The Vermont Vortex had settled in comfortably much earlier in the week. On Monday I had another session with the gentle practitioner of acupuncture, which damn near killed me: the pain was excruciating, and a couple of times simply intolerable. That hour set me on edge, and got me worrying about the next session, an entire week and a day into the future. I will hone this one to a fine sheen, I am thinking. By next Tuesday I may talk myself out of going back.
Then still more Vortex: a colleague who shares an interest in jazz (and who in fact is a jazz drummer outside of work) brought me a two-CD set to listen to, a classic 1966 recording he had stumbled across recently and thought I might enjoy. After work I installed iTunes on my laptop (reinstalling software on my new laptop has been a pretty low priority). First I had trouble choosing the correct version, and then more trouble getting Apple to recognize me, and then finally, finally it worked, except then Windows decided it wanted to do some kind of features updates, and got hung up on them with the message: Updates 100% Complete—Don’t’ turn off your PC. I tried to stay calm and walked away, and sure enough, about a half hour later everything worked. So now, I am thinking, now I can upload and listen to this great recording.
But wait: my new laptop has no CD drive. How can this possibly be? It has everything else. I dropped a chunk of change on this PC, and I expect it to perform, dammit. But a quick search of Google, again, reveals that the CD drive is going the way of the T-Rex. Who knew? (Not me, obviously.)
I am sure the Vortex finds all of this so entertaining, together with the inexplicably corrupt memory card in my new Big Girl camera, the one my ex-sister-in-law-but-still-my-sister gave me for Christmas. Which is why I shot the alternator photo with my iPhone, which also tells me that iCloud is full and if I want more storage I gotta pay up.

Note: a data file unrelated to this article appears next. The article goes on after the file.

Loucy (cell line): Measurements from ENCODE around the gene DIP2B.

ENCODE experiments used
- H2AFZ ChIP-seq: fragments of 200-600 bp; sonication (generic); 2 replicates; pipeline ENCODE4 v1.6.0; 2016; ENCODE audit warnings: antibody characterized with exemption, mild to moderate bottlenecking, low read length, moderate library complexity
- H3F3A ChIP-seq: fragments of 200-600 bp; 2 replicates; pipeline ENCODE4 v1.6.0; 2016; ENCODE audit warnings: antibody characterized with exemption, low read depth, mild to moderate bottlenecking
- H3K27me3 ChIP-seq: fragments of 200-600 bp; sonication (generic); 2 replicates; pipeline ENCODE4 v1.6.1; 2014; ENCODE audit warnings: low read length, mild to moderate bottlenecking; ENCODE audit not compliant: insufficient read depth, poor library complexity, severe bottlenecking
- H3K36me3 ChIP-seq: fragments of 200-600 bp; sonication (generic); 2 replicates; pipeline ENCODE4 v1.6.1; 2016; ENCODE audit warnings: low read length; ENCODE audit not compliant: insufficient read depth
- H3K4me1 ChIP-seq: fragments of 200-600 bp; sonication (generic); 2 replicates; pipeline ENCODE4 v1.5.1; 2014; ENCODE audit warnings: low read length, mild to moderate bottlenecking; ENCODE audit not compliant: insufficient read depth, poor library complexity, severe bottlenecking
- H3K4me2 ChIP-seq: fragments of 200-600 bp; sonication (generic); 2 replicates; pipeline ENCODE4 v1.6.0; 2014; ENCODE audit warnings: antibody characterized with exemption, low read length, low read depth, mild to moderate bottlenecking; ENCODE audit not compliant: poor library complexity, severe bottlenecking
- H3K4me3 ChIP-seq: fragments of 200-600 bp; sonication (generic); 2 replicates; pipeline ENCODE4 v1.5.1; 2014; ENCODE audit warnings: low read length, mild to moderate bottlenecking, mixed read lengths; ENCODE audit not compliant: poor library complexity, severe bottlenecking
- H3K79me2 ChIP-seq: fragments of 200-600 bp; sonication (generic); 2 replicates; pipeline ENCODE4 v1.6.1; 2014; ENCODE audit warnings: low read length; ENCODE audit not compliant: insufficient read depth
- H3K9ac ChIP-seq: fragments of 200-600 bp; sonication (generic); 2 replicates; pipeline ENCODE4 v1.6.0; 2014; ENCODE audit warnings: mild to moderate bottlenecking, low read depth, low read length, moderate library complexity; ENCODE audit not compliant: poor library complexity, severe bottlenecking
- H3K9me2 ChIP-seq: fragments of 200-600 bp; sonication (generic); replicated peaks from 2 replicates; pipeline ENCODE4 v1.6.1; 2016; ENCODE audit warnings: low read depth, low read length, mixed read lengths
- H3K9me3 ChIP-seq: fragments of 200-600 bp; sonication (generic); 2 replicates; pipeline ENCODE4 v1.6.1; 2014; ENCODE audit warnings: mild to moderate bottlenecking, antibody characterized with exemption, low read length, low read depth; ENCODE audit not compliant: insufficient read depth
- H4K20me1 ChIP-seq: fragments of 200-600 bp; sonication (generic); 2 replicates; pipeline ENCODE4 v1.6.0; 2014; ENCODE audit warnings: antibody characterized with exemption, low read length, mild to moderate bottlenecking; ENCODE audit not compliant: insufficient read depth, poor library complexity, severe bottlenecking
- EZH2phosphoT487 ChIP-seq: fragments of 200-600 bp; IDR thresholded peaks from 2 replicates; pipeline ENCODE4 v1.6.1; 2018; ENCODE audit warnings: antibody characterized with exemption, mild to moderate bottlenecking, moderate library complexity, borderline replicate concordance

On Thursday morning I called the wonderful veterinary practice where I take Scout, which happens to be upstairs from the doggy day camp where he cavorts with his buddies on Friday afternoons, joyous occasions always. Scout is due for a vaccine, I explain to the nice receptionist, but I’ve lost the reminder card and don’t know which. I’ll look it up for you—hang on, she tells me. Yep! Lyme vaccine is due. Can y’all go downstairs tomorrow and give him the vaccine while he’s at camp, I ask? I will check with one of the vets and let you know, she says. Okay, I tell her: just leave me a voicemail.
By Thursday evening I am thinking there will be no camp for Scoutie on Friday anyway. But on Friday morning, David-the-Chef drops in the new car part in under a half hour <cue the heavenly chorus>, et voilà—Yuri turns right over and hums happily, no warning lights on the dash, just a contented Subi.
We’ve been driving him a bunch this weekend just to be sure, because his idling speed was a tad too low for our liking one day after getting his shiny new part. Oh, and Scout did make it to camp, and he did get his vaccine, but I didn’t get that promised confirmation voicemail until yesterday, a full day after the event (Vortex).
And this morning? This morning I slipped on some ice in the driveway coming inside after I fired up Yuri to get him warmed up and ready to go. I did not hit the ground, but came pretty dang close. If anybody saw what happened, and it is indeed possible somebody did, I am sure they had a good laugh. I reached out to grab the nearby porch railing at just the right moment to save myself and in so doing bent a finger waaaaaay back into an unnatural position, and so now my entire right hand feels like it has been smooshed by something heavy.
You know, like a vortex.